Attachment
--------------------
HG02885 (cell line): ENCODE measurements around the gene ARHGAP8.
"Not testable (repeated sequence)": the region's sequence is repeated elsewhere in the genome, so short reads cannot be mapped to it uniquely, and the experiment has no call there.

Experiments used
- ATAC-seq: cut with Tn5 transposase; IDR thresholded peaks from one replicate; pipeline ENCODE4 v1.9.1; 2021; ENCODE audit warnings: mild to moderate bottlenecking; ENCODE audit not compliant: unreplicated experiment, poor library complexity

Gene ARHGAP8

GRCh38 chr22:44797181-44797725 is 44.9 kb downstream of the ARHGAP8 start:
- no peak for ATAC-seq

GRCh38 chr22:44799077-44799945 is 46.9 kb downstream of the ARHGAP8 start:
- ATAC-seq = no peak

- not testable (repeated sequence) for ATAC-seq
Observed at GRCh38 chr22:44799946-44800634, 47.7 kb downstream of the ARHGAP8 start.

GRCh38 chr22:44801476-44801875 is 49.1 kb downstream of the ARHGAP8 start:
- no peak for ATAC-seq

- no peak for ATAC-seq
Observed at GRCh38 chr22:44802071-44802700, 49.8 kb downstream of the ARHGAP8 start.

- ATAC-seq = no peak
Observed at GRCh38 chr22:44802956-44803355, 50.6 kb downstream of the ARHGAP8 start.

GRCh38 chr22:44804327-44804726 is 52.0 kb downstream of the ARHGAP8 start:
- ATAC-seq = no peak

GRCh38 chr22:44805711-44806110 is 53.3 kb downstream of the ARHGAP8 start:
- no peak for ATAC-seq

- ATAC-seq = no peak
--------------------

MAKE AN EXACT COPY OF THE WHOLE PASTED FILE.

HG02885 (cell line): ENCODE measurements around the gene ARHGAP8.
"Not testable (repeated sequence)": the region's sequence is repeated elsewhere in the genome, so short reads cannot be mapped to it uniquely, and the experiment has no call there.

Experiments used
- ATAC-seq: cut with Tn5 transposase; IDR thresholded peaks from one replicate; pipeline ENCODE4 v1.9.1; 2021; ENCODE audit warnings: mild to moderate bottlenecking; ENCODE audit not compliant: unreplicated experiment, poor library complexity

Gene ARHGAP8

GRCh38 chr22:44797181-44797725 is 44.9 kb downstream of the ARHGAP8 start:
- no peak for ATAC-seq

GRCh38 chr22:44799077-44799945 is 46.9 kb downstream of the ARHGAP8 start:
- ATAC-seq = no peak

- not testable (repeated sequence) for ATAC-seq
Observed at GRCh38 chr22:44799946-44800634, 47.7 kb downstream of the ARHGAP8 start.

GRCh38 chr22:44801476-44801875 is 49.1 kb downstream of the ARHGAP8 start:
- no peak for ATAC-seq

- no peak for ATAC-seq
Observed at GRCh38 chr22:44802071-44802700, 49.8 kb downstream of the ARHGAP8 start.

- ATAC-seq = no peak
Observed at GRCh38 chr22:44802956-44803355, 50.6 kb downstream of the ARHGAP8 start.

GRCh38 chr22:44804327-44804726 is 52.0 kb downstream of the ARHGAP8 start:
- ATAC-seq = no peak

GRCh38 chr22:44805711-44806110 is 53.3 kb downstream of the ARHGAP8 start:
- no peak for ATAC-seq

- ATAC-seq = no peak